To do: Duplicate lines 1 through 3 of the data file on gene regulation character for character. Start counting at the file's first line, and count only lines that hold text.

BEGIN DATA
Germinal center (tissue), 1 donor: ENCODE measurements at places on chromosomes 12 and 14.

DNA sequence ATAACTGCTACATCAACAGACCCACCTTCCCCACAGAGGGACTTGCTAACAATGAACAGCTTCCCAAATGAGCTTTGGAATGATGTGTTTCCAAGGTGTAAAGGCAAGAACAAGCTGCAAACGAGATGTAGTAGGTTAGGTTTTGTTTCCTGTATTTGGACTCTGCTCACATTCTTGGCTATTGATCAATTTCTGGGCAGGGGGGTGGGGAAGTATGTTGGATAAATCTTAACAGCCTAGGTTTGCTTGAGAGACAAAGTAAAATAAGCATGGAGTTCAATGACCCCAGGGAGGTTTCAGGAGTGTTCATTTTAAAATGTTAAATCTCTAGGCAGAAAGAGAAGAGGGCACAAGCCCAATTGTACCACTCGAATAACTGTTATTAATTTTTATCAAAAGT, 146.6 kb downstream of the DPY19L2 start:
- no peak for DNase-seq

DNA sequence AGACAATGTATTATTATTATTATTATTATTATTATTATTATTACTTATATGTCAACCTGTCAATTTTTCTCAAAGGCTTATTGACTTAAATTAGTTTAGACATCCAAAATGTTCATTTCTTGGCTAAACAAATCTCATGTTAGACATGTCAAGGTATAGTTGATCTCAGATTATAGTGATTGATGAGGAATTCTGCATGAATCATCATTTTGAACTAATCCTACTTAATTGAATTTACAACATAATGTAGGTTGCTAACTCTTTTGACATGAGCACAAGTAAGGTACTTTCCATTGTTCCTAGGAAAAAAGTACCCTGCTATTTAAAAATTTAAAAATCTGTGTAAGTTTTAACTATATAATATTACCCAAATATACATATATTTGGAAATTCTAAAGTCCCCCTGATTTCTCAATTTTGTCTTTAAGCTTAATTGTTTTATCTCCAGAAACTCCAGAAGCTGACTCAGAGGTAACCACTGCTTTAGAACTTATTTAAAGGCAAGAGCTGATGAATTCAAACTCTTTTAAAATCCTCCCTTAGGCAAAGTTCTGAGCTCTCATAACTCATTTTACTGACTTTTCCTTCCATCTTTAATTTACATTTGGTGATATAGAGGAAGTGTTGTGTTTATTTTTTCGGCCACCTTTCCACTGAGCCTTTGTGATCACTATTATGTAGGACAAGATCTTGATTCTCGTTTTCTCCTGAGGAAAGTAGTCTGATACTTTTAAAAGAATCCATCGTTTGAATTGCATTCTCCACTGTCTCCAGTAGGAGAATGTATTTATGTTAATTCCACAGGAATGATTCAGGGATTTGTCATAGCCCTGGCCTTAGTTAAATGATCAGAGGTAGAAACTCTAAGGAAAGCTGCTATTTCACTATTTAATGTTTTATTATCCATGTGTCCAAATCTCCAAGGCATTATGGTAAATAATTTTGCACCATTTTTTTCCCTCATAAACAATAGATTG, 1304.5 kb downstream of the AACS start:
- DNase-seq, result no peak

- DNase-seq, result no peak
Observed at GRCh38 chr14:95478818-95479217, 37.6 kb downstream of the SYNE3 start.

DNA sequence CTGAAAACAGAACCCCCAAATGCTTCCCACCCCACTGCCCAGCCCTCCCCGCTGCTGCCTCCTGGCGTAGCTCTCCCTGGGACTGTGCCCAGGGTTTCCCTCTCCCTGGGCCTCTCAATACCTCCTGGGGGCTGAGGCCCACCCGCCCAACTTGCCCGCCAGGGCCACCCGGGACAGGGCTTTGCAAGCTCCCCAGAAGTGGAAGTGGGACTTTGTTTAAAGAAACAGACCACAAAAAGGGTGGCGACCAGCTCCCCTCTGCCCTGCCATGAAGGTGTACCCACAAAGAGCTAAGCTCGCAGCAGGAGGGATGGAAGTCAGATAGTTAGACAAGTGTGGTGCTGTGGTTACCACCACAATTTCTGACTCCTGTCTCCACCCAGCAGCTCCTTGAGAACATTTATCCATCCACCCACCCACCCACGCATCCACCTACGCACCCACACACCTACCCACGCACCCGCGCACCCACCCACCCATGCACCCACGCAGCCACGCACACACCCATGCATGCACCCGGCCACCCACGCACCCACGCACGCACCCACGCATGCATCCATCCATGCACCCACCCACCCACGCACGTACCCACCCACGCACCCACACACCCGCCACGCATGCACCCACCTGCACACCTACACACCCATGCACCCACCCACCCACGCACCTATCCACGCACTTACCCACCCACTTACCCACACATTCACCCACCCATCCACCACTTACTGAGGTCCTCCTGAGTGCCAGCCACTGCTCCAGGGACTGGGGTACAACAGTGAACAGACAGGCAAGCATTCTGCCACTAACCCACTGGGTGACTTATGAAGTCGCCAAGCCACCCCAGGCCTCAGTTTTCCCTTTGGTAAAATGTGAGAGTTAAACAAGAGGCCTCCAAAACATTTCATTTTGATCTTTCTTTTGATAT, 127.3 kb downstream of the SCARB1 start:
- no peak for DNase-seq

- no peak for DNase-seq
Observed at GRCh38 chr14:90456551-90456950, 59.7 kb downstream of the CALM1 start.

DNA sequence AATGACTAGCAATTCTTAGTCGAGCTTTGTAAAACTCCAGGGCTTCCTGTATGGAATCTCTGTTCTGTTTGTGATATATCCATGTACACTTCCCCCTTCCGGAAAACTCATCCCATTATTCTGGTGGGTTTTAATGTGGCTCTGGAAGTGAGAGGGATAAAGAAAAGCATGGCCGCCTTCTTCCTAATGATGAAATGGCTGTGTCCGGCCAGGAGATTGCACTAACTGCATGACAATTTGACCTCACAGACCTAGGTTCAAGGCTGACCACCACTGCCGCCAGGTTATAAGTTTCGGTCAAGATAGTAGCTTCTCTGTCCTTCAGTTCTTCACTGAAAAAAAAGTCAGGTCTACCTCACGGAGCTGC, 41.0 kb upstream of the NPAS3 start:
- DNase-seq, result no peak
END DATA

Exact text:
Germinal center (tissue), 1 donor: ENCODE measurements at places on chromosomes 12 and 14.

DNA sequence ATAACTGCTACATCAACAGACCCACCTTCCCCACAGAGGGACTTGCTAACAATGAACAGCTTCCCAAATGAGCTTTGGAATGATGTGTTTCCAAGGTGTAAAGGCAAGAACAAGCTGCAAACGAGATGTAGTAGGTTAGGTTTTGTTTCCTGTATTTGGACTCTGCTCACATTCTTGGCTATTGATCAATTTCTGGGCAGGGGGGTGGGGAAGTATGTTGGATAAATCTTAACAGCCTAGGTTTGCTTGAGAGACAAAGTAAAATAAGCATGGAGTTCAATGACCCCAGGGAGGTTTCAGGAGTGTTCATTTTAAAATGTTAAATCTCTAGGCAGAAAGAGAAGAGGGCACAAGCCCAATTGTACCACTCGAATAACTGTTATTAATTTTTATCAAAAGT, 146.6 kb downstream of the DPY19L2 start:
- no peak for DNase-seq